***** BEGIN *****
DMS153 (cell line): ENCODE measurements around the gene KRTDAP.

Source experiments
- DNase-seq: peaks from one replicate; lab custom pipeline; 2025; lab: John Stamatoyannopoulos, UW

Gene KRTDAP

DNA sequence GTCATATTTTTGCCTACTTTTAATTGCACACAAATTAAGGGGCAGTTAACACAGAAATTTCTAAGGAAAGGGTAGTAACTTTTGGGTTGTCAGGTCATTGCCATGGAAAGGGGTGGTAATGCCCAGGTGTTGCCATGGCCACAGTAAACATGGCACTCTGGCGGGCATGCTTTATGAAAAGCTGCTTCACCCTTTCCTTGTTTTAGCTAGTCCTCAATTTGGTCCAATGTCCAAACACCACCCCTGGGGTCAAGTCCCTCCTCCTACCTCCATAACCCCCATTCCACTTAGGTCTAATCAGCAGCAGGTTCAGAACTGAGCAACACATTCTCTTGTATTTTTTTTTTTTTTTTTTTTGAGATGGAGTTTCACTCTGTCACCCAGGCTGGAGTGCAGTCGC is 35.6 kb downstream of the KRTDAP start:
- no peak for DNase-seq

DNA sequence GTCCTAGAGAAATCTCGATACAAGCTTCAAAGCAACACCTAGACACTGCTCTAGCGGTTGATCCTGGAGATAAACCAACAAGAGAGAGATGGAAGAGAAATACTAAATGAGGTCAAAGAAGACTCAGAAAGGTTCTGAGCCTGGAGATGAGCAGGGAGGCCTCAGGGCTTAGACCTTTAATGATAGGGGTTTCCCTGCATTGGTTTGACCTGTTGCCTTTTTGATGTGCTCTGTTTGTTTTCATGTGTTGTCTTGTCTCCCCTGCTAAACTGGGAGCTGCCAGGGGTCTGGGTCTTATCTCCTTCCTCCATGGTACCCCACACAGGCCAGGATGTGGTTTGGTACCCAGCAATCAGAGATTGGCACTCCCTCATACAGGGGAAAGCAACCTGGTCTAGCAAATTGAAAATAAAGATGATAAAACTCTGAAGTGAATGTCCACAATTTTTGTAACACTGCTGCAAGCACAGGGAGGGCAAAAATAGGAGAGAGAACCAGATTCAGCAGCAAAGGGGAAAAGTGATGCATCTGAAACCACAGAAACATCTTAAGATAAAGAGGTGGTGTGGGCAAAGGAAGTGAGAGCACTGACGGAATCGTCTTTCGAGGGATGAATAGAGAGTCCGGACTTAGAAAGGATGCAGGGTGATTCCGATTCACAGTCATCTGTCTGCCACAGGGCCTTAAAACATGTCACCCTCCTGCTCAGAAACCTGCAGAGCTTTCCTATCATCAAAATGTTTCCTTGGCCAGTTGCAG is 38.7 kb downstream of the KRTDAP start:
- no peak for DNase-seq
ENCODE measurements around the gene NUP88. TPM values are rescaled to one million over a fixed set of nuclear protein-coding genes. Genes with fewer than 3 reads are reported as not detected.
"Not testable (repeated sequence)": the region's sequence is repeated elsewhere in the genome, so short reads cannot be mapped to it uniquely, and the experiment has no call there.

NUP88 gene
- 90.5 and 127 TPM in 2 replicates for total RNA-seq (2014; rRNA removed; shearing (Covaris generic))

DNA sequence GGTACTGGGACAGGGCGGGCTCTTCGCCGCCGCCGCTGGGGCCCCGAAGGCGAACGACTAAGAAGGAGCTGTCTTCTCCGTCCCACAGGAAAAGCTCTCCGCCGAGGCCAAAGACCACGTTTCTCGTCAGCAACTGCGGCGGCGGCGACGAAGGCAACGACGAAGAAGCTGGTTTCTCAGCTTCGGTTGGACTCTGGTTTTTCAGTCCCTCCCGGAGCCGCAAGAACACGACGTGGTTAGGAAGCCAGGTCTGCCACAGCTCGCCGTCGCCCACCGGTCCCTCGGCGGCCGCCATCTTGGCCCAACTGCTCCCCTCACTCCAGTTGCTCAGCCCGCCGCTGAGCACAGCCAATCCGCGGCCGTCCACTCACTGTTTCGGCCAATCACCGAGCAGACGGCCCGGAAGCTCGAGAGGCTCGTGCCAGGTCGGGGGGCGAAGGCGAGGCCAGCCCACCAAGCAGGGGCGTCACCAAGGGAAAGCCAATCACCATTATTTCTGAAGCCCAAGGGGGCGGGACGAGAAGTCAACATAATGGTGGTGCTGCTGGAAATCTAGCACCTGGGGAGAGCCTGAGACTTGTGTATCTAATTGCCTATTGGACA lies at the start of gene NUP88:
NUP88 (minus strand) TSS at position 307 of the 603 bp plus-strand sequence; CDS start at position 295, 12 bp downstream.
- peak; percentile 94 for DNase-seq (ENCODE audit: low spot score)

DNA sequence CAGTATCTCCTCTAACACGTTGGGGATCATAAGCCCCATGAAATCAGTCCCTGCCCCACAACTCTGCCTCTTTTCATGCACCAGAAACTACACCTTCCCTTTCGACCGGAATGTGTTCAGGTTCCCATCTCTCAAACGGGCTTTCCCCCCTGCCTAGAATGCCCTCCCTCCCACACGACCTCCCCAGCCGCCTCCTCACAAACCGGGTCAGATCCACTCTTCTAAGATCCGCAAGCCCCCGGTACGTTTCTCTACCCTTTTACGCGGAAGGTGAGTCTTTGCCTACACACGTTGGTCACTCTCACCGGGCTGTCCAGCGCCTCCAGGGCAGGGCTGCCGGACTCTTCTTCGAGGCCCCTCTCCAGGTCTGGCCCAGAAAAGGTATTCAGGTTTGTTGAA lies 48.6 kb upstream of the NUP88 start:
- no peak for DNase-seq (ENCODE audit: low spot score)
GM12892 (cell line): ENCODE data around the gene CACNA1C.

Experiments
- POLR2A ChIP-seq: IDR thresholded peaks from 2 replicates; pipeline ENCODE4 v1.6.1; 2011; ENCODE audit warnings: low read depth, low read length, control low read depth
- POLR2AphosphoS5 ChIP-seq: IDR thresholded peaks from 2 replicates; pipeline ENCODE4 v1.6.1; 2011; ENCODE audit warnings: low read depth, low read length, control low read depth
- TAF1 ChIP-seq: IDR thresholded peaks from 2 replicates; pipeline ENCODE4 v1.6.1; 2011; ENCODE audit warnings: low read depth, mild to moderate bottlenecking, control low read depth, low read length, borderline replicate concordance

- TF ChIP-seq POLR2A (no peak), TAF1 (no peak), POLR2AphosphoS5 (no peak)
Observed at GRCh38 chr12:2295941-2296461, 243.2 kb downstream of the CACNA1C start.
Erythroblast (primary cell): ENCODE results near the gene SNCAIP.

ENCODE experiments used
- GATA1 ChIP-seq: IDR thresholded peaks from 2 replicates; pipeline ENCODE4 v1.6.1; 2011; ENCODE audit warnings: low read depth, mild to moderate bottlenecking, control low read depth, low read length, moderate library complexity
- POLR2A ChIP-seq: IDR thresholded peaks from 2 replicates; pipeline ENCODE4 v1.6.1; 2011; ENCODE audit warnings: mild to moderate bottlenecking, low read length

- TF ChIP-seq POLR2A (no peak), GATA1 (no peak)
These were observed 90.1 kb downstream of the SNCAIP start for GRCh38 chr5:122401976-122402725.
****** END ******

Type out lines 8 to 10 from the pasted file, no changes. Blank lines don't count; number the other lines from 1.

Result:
- no peak for DNase-seq
ENCODE measurements around the gene NUP88. TPM values are rescaled to one million over a fixed set of nuclear protein-coding genes. Genes with fewer than 3 reads are reported as not detected.
"Not testable (repeated sequence)": the region's sequence is repeated elsewhere in the genome, so short reads cannot be mapped to it uniquely, and the experiment has no call there.